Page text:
3. Opportunities and Limitations

Since a lightweight virtual machine (e.g., a linux image running quagga in the cloud) can service up to 1M MNPs using BGP, it is likely that dedicated high-performance IPv6 router hardware could support even more. With such dedicated high-performance hardware, the number of MNPs could be increased further.

The deployed numbers of s-ASBRs even for very large overlays should not exceed a c-ASBR's capacity for BGP peering sessions. For example, c-ASBRs should be capable of servicing1K or more BGP peering sessions, with the upper bound limited by keepalive and update control messaging overhead. Conversely, s-ASBRs should be capable of supporting even more sessions since they only receive keepalives and only send updates for mobile nodes within their local stub ASes.

Mobile nodes should refrain from moving rapidly between stub ASes for no good reason, since the objective is only to reduce routing stretch due to movement of significant distances. OSPs could employ disincentives such as surcharge penalties for gratuitous mobility, but intentional abuse would also yield little reward since only the bad actor (i.e., and not others) would be subject to MNP instability.

Packets sent between mobile nodes that associate with different stub ASes would initially need to be forwarded through the core AS, which presents a forwarding bottleneck. For this reason, a route optimization function is needed to reduce congestion in the core. Since c-ASBRs should be commercial off-the-shelf (COTS) dedicated high-performance IPv6 routers, however, they should not be required to participate directly in any out-of-band route optimization signaling. Instead, route optimization should be coordinated by stub AS network elements and/or the mobile nodes themselves.

4. Use Cases

Use cases include Unmanned Air Systems (UAS) in controlled and uncontrolled airspaces, Intelligent Transportation Systems (ITS) in urban air/ground mobility environments, aviation networks, enterprise mobile device users, and cellular network users. Any other use cases in which an OSP services large numbers of mobile nodes are also in scope.

5. Implementation Status

The arrangement of stub and core ASes described in this document has been implemented using standards-compliant linux operating systems and BGP routing protocol implementations (i.e., quagga). No new code was included, and all requirements were satisfied through standard configuration options.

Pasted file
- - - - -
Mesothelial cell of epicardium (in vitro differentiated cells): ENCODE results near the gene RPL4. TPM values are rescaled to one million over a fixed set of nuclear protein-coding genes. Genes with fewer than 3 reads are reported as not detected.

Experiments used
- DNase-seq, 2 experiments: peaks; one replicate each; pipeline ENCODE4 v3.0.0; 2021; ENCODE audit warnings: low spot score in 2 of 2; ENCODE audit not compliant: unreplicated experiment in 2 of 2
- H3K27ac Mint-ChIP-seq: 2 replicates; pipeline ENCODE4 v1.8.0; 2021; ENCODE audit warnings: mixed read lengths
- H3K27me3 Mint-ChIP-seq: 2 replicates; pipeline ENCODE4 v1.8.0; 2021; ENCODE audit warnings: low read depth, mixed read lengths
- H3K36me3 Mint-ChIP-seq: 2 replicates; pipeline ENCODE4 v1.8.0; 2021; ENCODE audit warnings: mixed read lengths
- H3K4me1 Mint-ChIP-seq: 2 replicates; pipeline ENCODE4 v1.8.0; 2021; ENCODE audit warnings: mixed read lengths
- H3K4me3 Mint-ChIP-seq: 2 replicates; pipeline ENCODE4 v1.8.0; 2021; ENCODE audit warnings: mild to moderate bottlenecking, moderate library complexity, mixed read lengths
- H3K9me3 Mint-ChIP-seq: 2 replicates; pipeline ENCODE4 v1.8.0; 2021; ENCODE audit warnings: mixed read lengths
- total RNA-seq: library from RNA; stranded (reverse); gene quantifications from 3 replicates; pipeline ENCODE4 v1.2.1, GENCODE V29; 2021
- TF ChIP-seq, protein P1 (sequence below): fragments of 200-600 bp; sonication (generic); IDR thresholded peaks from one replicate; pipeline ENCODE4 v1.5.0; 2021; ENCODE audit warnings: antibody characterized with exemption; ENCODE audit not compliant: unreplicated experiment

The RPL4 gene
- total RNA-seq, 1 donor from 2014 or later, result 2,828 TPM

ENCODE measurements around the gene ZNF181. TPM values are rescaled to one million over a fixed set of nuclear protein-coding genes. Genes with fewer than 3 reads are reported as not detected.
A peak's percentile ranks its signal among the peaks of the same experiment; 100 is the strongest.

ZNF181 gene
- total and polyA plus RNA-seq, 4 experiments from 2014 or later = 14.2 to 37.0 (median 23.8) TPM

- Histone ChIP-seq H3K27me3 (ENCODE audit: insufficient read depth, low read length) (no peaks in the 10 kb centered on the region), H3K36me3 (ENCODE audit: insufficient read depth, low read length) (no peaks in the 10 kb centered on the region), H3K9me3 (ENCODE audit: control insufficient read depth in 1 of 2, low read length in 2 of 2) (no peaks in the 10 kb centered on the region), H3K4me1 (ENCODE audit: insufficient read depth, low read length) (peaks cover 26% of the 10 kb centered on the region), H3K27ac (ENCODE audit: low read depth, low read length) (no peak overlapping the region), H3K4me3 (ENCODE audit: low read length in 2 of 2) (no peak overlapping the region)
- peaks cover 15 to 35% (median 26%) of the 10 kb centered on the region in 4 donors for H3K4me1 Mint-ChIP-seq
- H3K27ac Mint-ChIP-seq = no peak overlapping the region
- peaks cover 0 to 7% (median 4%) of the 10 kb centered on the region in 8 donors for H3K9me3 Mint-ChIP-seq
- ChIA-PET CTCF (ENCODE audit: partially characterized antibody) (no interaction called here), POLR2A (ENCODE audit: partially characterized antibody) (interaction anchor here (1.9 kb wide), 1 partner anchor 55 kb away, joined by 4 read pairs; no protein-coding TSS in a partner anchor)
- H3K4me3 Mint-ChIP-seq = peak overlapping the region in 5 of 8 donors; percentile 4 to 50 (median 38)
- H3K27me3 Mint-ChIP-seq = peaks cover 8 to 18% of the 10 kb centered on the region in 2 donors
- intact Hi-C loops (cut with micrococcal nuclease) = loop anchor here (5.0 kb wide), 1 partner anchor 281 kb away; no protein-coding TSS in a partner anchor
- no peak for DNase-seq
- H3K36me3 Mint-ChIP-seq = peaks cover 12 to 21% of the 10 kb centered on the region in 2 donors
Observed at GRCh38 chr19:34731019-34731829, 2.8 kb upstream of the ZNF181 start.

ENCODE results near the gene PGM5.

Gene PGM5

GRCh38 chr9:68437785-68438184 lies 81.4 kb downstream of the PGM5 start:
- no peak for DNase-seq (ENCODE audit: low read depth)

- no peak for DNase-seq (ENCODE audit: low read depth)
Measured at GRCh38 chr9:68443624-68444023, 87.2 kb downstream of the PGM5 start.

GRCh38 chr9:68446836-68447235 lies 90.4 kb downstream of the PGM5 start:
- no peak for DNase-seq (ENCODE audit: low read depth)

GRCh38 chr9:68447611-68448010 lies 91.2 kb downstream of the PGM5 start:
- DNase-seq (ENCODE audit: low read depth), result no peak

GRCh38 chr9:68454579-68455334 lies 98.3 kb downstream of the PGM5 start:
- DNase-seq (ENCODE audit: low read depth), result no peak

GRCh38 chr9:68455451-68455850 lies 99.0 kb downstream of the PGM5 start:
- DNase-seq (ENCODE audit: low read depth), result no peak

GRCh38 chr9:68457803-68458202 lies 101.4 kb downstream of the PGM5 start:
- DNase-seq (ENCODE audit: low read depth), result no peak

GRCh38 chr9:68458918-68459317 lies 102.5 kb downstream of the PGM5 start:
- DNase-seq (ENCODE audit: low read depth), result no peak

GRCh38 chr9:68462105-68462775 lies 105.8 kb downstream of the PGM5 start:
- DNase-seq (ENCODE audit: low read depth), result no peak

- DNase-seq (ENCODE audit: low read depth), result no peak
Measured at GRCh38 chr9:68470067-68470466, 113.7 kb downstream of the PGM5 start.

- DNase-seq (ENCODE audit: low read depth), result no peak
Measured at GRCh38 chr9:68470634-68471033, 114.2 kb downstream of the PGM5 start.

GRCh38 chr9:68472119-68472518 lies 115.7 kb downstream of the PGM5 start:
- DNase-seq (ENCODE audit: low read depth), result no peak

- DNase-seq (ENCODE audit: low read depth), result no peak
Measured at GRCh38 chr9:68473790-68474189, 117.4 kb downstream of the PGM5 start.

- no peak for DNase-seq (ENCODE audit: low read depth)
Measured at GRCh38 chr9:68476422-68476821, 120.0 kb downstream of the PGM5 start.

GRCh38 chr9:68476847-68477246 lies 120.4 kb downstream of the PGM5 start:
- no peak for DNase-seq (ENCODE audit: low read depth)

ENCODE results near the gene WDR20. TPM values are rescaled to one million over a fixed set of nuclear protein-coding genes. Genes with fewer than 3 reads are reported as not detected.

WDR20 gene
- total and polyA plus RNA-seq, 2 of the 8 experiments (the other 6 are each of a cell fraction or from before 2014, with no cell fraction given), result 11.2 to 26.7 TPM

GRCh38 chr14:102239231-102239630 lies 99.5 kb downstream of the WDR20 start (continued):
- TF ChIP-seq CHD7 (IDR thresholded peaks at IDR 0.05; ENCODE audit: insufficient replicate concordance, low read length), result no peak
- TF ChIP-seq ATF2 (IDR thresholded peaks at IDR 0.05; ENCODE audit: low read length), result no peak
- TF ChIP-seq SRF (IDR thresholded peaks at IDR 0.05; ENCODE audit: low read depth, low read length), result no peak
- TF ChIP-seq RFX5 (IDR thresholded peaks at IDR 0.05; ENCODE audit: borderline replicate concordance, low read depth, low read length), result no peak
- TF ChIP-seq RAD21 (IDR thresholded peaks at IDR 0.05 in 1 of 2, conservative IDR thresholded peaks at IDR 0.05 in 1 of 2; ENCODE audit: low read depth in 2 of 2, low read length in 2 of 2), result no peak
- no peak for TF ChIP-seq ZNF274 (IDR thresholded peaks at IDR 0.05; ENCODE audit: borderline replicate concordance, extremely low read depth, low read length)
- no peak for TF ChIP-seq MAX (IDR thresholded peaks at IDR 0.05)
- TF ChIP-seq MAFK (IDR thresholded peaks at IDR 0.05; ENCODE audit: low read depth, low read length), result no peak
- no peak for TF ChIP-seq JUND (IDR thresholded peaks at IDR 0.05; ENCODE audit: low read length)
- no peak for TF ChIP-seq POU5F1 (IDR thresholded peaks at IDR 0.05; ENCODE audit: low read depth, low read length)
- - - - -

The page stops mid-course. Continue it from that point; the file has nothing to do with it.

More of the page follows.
6. IANA Considerations

This document does not introduce any IANA considerations.

7. Security Considerations

Security considerations are discussed in the references.

8. Acknowledgements

This work is aligned with the FAA as per the SE2025 contract number DTFAWA-15-D-00030.

This work is aligned with the NASA Safe Autonomous Systems Operation (SASO) program under NASA contract number NNA16BD84C.

This work is aligned with the Boeing Information Technology (BIT) MobileNet program.

9. References

9.1. Normative References

[RFC4271] Rekhter, Y., Li, T. and S. Hares, "A Border Gateway Protocol 4 (BGP-4)", RFC 4271, DOI 10.17487/RFC4271, January 2006.
[RFC4456] Bates, T., Chen, E. and R. Chandra, "BGP Route Reflection: An Alternative to Full Mesh Internal BGP (IBGP)", RFC 4456, DOI 10.17487/RFC4456, April 2006.
[RFC8200] Deering, S. and R. Hinden, "Internet Protocol, Version 6 (IPv6) Specification", STD 86, RFC 8200, DOI 10.17487/RFC8200, July 2017.

9.2. Informative References

[I-D.ietf-rtgwg-atn-bgp] Templin, F., Saccone, G., Dawra, G., Lindem, A. and V. Moreno, "A Simple BGP-based Mobile Routing System for the Aeronautical Telecommunications Network", Internet-Draft draft-ietf-rtgwg-atn-bgp-01, January 2019.
[I-D.templin-intarea-6706bis] Templin, F., "Asymmetric Extended Route Optimization (AERO)", Internet-Draft draft-templin-intarea-6706bis-03, December 2018.

Appendix A. Change Log

<< RFC Editor - remove prior to publication >>

Changes from -00 to -01:

Status as of 01/23/2018:

Authors' Addresses

Fred L. Templin (editor) Boeing Research & Technology P.O. Box 3707 Seattle, WA 98124 USA EMail:
Greg Saccone Boeing Research & Technology P.O. Box 3707 Seattle, WA 98124 USA EMail:
Gaurav Dawra LinkedIn USA EMail:
Acee Lindem Cisco Systems, Inc. USA EMail:
Victor Moreno Cisco Systems, Inc. USA EMail: